Review: Panasonic SC-BT730 Blu-ray Home Theater System

Ask any audiophile to recommend a decent home-theater-in-a-box (HTiB), and you'll probably get the same kind of vacant stare as from a wine snob who's been asked to name his favorite brand of boxed wine. Although a ready-to-roll system like Panasonic's SC-BT730 may not get an enthusiast's heart racing, it can be a great solution for an average person who wants good performance with a minimum of fuss. Simply add an HDTV to the mix and you'll be ready to go.

At first glance, the SC-BT730's central component looks like any other Blu-ray player, until you notice that a lot of extra features have been squeezed in. In addition to the disc spinner, there's an iPod dock, FM tuner, SD Card reader, and an amplifier that's used to drive most of the speakers. I say most because this system includes wireless surround speakers driven by a small separate amp, a solution that eliminates the hassle of having to run wires the length of your room.

The SC-BT730 is one of the first systems to take advantage of the Audio Return Channel (ARC) feature included in the HDMI 1.4 specification. A single HDMI link between the SC-BT730 and the TV carries video signals from the HTiB to the TV, and audio from the TV back to the SC-BT730. This allows sources connected directly to the display to be heard through the home theater system, although your set's HDMI 1.4 connection needs to support the ARC feature for it to work.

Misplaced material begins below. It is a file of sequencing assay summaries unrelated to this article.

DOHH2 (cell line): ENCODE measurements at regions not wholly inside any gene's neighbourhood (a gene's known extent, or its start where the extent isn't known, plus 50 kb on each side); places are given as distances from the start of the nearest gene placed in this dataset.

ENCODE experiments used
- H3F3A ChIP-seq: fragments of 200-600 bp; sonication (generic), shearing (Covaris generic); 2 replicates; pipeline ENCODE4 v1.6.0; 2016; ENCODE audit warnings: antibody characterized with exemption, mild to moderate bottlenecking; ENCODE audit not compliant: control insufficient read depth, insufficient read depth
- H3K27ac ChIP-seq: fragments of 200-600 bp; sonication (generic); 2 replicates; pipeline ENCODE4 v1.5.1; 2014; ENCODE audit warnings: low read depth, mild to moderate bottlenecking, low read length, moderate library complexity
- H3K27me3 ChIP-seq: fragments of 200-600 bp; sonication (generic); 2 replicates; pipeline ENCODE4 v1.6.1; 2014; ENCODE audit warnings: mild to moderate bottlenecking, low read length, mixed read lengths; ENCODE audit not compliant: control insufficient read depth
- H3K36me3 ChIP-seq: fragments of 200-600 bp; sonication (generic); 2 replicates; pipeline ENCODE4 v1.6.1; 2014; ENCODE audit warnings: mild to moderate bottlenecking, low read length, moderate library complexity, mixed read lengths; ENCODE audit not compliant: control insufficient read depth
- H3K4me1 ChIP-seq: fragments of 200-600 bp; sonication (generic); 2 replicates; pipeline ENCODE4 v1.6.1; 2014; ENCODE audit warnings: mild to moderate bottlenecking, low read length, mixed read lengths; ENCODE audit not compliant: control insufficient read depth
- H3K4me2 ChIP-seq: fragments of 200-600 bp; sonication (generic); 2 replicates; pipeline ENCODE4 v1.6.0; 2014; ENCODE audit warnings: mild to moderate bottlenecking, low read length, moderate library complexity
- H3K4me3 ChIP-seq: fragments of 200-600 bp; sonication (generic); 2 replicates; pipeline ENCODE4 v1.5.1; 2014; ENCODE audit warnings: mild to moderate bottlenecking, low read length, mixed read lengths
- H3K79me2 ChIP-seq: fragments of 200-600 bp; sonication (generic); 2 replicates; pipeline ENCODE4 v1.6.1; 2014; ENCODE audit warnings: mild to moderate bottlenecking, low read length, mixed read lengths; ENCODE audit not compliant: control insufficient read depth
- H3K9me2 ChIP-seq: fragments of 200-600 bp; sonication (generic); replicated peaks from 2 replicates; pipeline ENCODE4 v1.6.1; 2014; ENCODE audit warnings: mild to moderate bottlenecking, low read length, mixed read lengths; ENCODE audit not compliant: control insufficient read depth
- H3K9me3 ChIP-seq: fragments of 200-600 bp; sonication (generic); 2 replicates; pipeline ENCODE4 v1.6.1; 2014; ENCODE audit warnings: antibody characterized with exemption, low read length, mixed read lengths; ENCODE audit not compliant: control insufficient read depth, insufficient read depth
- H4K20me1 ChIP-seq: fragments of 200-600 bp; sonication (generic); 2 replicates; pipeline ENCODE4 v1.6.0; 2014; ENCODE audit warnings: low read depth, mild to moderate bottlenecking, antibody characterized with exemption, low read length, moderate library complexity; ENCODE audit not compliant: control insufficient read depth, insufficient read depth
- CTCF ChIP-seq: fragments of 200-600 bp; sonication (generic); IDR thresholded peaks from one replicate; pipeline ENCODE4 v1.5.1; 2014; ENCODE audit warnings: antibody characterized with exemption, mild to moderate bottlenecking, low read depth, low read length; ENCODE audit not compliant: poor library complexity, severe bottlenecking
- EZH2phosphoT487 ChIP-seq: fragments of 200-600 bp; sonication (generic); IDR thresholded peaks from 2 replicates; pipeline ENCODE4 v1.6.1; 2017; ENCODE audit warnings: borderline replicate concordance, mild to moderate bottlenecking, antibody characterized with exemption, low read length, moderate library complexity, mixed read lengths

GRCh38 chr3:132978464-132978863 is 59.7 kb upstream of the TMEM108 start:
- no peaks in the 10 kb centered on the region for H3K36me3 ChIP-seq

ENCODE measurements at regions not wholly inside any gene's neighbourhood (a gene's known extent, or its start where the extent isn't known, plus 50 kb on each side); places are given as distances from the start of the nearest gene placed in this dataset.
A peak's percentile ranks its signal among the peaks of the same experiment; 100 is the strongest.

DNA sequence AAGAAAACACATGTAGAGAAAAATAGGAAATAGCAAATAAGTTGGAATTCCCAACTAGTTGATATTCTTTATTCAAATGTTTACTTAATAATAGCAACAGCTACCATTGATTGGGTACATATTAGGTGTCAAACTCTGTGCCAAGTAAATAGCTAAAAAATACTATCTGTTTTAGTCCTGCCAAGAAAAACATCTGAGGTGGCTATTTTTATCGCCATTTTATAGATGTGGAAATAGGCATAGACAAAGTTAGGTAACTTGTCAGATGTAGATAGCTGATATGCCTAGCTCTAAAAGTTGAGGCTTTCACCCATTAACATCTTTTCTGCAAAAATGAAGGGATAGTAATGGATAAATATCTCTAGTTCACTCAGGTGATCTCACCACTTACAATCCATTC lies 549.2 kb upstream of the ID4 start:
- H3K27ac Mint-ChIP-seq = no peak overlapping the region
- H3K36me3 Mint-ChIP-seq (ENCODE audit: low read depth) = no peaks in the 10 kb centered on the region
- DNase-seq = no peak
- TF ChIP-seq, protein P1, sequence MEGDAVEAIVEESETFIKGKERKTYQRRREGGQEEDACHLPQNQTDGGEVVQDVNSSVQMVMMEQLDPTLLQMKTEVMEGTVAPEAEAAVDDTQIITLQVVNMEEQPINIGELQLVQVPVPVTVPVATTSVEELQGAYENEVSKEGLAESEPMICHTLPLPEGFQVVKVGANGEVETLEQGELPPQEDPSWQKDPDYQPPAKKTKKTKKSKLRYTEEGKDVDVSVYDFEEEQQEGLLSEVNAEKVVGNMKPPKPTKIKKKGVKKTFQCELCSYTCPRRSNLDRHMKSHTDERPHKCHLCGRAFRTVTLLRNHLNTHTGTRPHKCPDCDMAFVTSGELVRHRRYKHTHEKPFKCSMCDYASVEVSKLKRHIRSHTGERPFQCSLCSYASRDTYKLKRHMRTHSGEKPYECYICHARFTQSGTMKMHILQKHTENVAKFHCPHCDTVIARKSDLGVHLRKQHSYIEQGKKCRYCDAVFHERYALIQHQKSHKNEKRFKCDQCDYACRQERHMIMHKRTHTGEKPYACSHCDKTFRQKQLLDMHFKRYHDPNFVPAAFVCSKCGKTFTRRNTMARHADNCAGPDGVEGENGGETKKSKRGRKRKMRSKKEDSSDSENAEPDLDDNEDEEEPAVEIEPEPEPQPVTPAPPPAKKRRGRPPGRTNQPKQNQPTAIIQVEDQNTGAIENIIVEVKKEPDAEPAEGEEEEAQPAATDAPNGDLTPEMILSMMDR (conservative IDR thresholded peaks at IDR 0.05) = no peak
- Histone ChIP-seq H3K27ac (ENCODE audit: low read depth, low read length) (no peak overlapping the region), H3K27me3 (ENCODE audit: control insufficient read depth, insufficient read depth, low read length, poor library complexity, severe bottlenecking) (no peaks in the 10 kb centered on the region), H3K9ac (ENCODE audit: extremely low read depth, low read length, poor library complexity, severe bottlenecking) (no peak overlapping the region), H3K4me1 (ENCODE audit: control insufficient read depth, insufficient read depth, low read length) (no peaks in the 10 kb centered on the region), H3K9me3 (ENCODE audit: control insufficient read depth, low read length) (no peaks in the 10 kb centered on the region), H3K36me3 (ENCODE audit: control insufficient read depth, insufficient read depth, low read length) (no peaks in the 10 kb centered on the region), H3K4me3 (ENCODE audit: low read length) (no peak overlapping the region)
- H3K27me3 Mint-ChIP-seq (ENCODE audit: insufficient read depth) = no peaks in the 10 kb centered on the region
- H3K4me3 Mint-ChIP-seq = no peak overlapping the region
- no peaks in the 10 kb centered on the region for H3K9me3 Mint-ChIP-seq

Of course, the SC-BT730 itself is quite comprehensively equipped; in most setups the only additional source will be a cable box or satellite receiver. You get Panasonic's Viera Cast streaming service, which includes Netflix, YouTube, Pandora, Amazon Video On Demand, and a few others. A LAN port connects the SC-BT730 to your home network, with a plug-in Wi-Fi adapter available as a $90 option if you want to connect wirelessly.

Unlike many other HTiB systems, the SC-BT730 uses actual two-way speakers for its front- and center-channels. The tallboy-style main speakers are incredibly slender pillars just over 2 inches wide and 40 inches high that, along with the center channel speaker, use twin oval woofers flanking a dome tweeter. The surround speakers use Panasonic's familiar 2.5-in full-range driver, while the "Kelton" subwoofer has an internally mounted 6.5-inch active driver and a 10-inch passive radiator. The SC-BT730's 1,000-watt total power rating is a bit of a marketing gimmick, seeing that the figure comes from a 1-kHz tone with 10% distortion. Its FTC rating is somewhat more realistic at a little less than half of that power.
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